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114 Cards in this Set

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  • Back
The _____ describes the relation between interatomic distances, electronic charge, solution dielectric and free energies.
Van der Waals interaction
Protein _____ defines the relation among subunits in a multisubunit lattice.
Quaternary structure
Protein _____ defines the amino acid sequence.
Primary structure
Protein _____ defines the packing of helices, sheets, turns, etc.
Tertiary structure
Protein _____ defines the motifs formed by short-range interactions between amino acids.
Secondary structure
A _____ interaction involves polar O, N, or both and the atom for which it is named, and constitutes one of the important protein stabilization elements.
Hydrogen bond.
_____ is used to determine the sequence of a protein based on sequential chemical reactivity.
Edman degradation
A _____ induces denatration of proteins by disturbing the hydrophobic effect.
Chaotrophic agent
A _____ is a graph of a conformational torsion angles phi psi for the residues in a protein or peptide, a map of the structure of the polypeptide backbone.
Rachamandran plot
A _____ had two charges which neutralize each other.
zwitterion
The _____ is the primary “force” of protein structural stabilization.
Hydrophobic effect
The _____ is the characteristic speed of an enzyme’s kinetics extrapolated to the time when a defined amount of substrate is added to the enzyme solution.
Initial rate
An act of _____ does not change the enzyme and lowers the transition state free energy of the associated reaction.
Catalysis
The _____ of an enzymatic reaction is the rate achieved when it is saturated with substrate.
Maximum velocity
The _____ (or double reciprocal) equation defines parameters that are used to characterize the kinetics of an enzyme.
Lineweaver-Burk
Km is the substrate concentration when vo=vmax/2, or _____
Michaelis-Menten constant
A _____ is the enzyme-substrate combination formed during an enzyme catalysis event.
Michaelis complex
The catalytic rate constant of an enzyme is abbreviated as _____
Kcat
_____ of enzyme catalysis occurs when an inhibitor binds to the active site of an enzyme.
Competitive inhibition
_____ of enzyme catalysis occurs when an inhibitor only binds to the enzyme-substrate complex.
Uncompetitive inhibition.
The _____ postulates that a constant input feed of substrate is supplied whose rate equals that of product formation.
Steady state approximation
Two internal factors that limit the velocity of and enzymatic reaction are _____ and _____.
Hydrophobic effect and H-bonding
Two external factors that limit the velocity of an enzymatic reaction are _____ and _____.
pH and temperature
What amino acid and functional group in the esterase site of acetylcholine esterase reacts with the substrate”
Serine, hydroxylate
PAM reactivates acetylcholine esterase, functioning as a _____.
Nerve gas antidote
What kind of reaction produces the reactivated enzyme?
Nucleophilic substitution
The bisubstrate-enzyme _____ reaction is used by transaminases in the exchange of an amino group for a carbonyl group between two progressively binding substrates.
Ping-pong
An _____ works by amplifying the initial signal via several linked protease cleavage reaction stages.
Enzyme cascade
A _____ is a protein that is converted from inactive to active forms by a covalent modification, typically protease cleavage.
Zymogen
A decrease in the activity of an enzyme as a result of binding of a product from the reaction in question or subsequent reactions is referred to as _____.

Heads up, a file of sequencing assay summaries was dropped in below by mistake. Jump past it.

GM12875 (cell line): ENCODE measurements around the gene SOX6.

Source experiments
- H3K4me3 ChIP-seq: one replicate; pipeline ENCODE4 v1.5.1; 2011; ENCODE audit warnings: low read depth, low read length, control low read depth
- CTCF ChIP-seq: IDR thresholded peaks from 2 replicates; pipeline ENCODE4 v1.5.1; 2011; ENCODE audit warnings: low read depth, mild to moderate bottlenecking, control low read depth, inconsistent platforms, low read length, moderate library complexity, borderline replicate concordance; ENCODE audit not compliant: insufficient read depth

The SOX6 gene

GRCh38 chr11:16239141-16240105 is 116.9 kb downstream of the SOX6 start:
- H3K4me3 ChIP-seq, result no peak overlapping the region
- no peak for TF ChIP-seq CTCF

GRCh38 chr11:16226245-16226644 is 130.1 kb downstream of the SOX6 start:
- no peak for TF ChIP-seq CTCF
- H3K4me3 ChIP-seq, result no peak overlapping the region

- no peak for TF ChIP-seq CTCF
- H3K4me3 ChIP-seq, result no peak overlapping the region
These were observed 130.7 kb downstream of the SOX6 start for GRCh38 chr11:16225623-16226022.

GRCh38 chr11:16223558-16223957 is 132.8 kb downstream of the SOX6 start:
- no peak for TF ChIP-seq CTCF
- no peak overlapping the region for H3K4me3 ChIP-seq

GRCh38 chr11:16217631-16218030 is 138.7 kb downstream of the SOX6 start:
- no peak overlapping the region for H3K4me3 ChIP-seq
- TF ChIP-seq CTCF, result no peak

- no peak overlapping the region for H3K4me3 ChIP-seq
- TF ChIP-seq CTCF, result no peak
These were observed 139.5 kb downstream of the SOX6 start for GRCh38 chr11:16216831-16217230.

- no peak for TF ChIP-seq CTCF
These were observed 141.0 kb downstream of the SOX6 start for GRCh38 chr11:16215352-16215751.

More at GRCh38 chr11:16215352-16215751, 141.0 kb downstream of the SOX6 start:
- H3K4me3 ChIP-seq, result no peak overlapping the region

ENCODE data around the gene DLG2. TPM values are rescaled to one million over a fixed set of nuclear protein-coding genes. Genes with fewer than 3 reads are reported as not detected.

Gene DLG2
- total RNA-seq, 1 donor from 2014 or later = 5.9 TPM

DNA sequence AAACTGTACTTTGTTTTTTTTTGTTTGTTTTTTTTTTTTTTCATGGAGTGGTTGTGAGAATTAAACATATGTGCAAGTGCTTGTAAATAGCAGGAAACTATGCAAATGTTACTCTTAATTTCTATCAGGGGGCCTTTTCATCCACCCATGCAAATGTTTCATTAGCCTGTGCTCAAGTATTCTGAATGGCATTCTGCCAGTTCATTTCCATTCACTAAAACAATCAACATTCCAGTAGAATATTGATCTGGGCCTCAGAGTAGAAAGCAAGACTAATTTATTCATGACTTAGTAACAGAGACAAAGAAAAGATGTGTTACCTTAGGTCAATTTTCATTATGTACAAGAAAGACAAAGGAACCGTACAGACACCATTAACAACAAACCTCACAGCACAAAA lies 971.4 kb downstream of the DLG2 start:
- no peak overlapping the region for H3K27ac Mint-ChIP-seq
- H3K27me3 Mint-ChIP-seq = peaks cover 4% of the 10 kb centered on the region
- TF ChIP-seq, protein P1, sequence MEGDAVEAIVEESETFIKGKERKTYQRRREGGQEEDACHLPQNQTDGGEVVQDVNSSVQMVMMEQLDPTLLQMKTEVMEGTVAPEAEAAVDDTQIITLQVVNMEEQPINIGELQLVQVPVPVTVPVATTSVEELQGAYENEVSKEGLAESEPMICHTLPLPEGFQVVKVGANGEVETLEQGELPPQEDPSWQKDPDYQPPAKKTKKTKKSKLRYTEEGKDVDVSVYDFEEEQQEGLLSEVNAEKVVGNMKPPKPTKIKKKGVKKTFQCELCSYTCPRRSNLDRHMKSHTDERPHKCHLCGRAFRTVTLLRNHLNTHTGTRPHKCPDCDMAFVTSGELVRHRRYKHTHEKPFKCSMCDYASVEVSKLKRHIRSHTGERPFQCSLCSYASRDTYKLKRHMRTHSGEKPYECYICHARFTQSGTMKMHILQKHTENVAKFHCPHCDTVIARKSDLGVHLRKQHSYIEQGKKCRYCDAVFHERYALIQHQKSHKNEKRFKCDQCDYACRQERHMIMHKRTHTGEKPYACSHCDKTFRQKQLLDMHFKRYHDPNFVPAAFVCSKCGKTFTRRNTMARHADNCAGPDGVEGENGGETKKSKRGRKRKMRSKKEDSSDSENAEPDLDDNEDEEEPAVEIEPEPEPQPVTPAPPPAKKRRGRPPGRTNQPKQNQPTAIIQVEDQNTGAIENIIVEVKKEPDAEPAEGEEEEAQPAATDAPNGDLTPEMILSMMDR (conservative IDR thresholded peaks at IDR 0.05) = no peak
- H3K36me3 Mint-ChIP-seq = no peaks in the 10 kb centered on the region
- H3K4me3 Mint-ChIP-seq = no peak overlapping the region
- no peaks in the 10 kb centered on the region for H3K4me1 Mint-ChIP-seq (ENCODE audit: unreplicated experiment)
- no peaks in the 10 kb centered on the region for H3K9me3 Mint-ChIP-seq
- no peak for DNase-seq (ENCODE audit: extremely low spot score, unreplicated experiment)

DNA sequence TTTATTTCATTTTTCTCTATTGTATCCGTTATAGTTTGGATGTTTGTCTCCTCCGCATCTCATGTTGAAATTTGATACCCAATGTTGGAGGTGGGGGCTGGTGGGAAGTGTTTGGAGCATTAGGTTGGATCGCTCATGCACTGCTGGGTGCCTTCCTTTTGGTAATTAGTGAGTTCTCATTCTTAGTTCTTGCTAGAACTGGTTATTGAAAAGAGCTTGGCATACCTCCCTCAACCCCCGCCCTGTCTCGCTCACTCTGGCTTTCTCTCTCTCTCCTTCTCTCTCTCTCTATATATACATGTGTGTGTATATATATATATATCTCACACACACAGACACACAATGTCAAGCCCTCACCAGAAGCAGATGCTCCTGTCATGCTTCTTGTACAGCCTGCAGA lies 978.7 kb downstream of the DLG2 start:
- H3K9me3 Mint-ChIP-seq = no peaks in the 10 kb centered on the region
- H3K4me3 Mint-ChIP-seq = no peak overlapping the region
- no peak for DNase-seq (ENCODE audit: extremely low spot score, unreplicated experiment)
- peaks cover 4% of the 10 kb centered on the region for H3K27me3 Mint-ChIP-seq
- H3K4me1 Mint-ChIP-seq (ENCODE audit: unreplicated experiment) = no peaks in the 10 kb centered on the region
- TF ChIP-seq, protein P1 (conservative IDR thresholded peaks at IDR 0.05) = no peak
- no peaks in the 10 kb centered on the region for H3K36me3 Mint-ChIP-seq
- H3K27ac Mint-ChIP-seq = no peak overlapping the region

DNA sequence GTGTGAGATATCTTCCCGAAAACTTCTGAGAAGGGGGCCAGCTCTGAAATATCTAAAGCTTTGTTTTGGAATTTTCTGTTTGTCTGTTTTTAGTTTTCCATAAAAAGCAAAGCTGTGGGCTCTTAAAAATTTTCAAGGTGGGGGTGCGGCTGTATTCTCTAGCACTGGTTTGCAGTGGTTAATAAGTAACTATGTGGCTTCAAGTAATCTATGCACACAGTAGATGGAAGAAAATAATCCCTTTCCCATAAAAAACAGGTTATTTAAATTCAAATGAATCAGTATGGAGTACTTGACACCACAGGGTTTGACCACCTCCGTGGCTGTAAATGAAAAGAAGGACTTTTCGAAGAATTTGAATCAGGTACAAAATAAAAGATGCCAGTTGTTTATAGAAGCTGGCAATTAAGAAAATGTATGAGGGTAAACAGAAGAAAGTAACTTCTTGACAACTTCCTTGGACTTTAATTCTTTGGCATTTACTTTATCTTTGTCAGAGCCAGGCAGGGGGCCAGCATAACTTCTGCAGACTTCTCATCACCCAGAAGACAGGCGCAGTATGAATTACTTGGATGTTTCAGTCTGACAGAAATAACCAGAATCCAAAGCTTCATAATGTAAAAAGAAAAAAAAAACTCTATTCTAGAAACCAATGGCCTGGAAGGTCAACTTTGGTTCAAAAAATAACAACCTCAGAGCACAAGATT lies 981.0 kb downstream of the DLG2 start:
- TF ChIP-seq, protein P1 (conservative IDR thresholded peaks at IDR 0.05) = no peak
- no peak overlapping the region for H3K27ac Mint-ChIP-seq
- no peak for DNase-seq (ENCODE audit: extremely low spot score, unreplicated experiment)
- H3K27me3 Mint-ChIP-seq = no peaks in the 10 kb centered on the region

Feedback inhibition
_____ involves binding of a regulatory molecule at a site other than the active site.
Allosterism
_____ and _____ reactions, involving phosphate addition and removal respectively, regulate both qlycolysis and the Krebs cycle.
Kinase and phosphatase
_____ regulates entry and exit from mitosis by catalyzing a covalent modification reaction.
Cyclin kinase
What two amino acids are modified in the reactions catalyzed by cyclin kinase?
Tyrosine and threonine
Two example of reversible factors that control the catalytic capability of an enzyme are:
Noncovalent modifications, and pH changes
Two examples of irreversible factors that control the catalytic capability of an enzyme are:
Covalent modification, and irreversible inhibitors
The _____ accounts for the temperature dependence of the rate of a reaction.
Arrhenius equation
List two “chemical modes of catalysis”
Acid-base, and covalent
List two “binding modes of catalysis”
Proximity effect, and transition-state stabilization
A _____ attacks an electropositive site in i’s role in a chemical (enzymatic) reaction.
Nucleophile
A common process used to produce a nucleophile is _____.
Acid-base catalysis
Probably the most common amino acid used by enzymes to carry out acid-base catalysis is _____.
Histidine
A “catalytic triad” of amino acids is typically present in (enzyme class name) _____
Serine proteases
The amino acids “collaborate” to accomplish _____.
Acid-base catalysis (or protein cleavage)
The most typically cited currency of energy in metabolism is
ATP
_____ is typically required to achieve optimal activity with ATP-cosubstrate enzyme reactions.
Mg2+
A coenzyme is either a loosely bound cosubstrate of a tightly bound _____.
Cofactor
He heavy metal molybdenum is used to facilitate the biochemical reaction in _____, a key enzyme in purine catabolism.
Xanthine oxidase
When ATP is used I some biochemical applications it yields AMP and _____.
pyrophosphate
The (vitamin) _____ is required to synthesize coenzyme NAD+ for use in metabolic redox reactions.
Nicotinamide
The other key redox coenzyme is abbreviated _____
FAD
The coenzyme _____ often forms a Schiff base with the ε-amino group of a lysine residue in the enzyme.
Pyroidoxal phosphate
What chemical group does CoA typically carry in the course of its biochemical function?
Acetate
The _____-avidin noncovalent binding interaction is used to capture ligand-binding entities in the “affinity capture” technique.
Biotin
The coenzyme _____ is required to incorporate the methyl group into thymidine, a necessary prerequisite for the production of DNA.
N5, N10 tetrahydrofolate
Our understanding of this function can be used in a strategy for (treatment technique) _____.
Anti-cancer chemotherapy
The coenzyme-bound carbohydrate _____ and glucose are required to synthesize lactose.
UDP-galactose